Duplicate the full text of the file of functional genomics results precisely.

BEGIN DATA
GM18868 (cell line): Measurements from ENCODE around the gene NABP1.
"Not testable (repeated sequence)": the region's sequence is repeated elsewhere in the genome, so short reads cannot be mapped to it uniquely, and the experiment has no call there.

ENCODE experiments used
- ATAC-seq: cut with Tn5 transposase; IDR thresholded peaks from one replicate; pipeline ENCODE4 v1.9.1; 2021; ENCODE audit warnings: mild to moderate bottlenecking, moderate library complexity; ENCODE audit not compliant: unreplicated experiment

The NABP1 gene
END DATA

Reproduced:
GM18868 (cell line): Measurements from ENCODE around the gene NABP1.
"Not testable (repeated sequence)": the region's sequence is repeated elsewhere in the genome, so short reads cannot be mapped to it uniquely, and the experiment has no call there.

ENCODE experiments used
- ATAC-seq: cut with Tn5 transposase; IDR thresholded peaks from one replicate; pipeline ENCODE4 v1.9.1; 2021; ENCODE audit warnings: mild to moderate bottlenecking, moderate library complexity; ENCODE audit not compliant: unreplicated experiment

The NABP1 gene